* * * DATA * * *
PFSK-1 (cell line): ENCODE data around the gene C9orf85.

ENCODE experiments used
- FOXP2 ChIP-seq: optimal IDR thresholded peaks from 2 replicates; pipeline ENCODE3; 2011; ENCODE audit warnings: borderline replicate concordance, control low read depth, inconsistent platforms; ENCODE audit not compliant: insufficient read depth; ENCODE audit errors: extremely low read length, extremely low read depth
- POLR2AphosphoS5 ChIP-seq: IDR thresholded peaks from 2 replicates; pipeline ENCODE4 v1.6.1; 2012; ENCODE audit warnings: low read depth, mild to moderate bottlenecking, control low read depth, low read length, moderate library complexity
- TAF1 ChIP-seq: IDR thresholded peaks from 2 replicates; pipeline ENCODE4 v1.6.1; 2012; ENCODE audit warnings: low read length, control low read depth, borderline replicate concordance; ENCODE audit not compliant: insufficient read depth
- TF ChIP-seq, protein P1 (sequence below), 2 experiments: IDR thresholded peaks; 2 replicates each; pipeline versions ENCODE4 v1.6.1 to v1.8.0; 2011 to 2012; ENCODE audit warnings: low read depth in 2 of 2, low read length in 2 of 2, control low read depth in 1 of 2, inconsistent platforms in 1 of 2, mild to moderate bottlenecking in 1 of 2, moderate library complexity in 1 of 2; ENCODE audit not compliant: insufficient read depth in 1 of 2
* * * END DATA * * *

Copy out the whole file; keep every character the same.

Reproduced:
PFSK-1 (cell line): ENCODE data around the gene C9orf85.

ENCODE experiments used
- FOXP2 ChIP-seq: optimal IDR thresholded peaks from 2 replicates; pipeline ENCODE3; 2011; ENCODE audit warnings: borderline replicate concordance, control low read depth, inconsistent platforms; ENCODE audit not compliant: insufficient read depth; ENCODE audit errors: extremely low read length, extremely low read depth
- POLR2AphosphoS5 ChIP-seq: IDR thresholded peaks from 2 replicates; pipeline ENCODE4 v1.6.1; 2012; ENCODE audit warnings: low read depth, mild to moderate bottlenecking, control low read depth, low read length, moderate library complexity
- TAF1 ChIP-seq: IDR thresholded peaks from 2 replicates; pipeline ENCODE4 v1.6.1; 2012; ENCODE audit warnings: low read length, control low read depth, borderline replicate concordance; ENCODE audit not compliant: insufficient read depth
- TF ChIP-seq, protein P1 (sequence below), 2 experiments: IDR thresholded peaks; 2 replicates each; pipeline versions ENCODE4 v1.6.1 to v1.8.0; 2011 to 2012; ENCODE audit warnings: low read depth in 2 of 2, low read length in 2 of 2, control low read depth in 1 of 2, inconsistent platforms in 1 of 2, mild to moderate bottlenecking in 1 of 2, moderate library complexity in 1 of 2; ENCODE audit not compliant: insufficient read depth in 1 of 2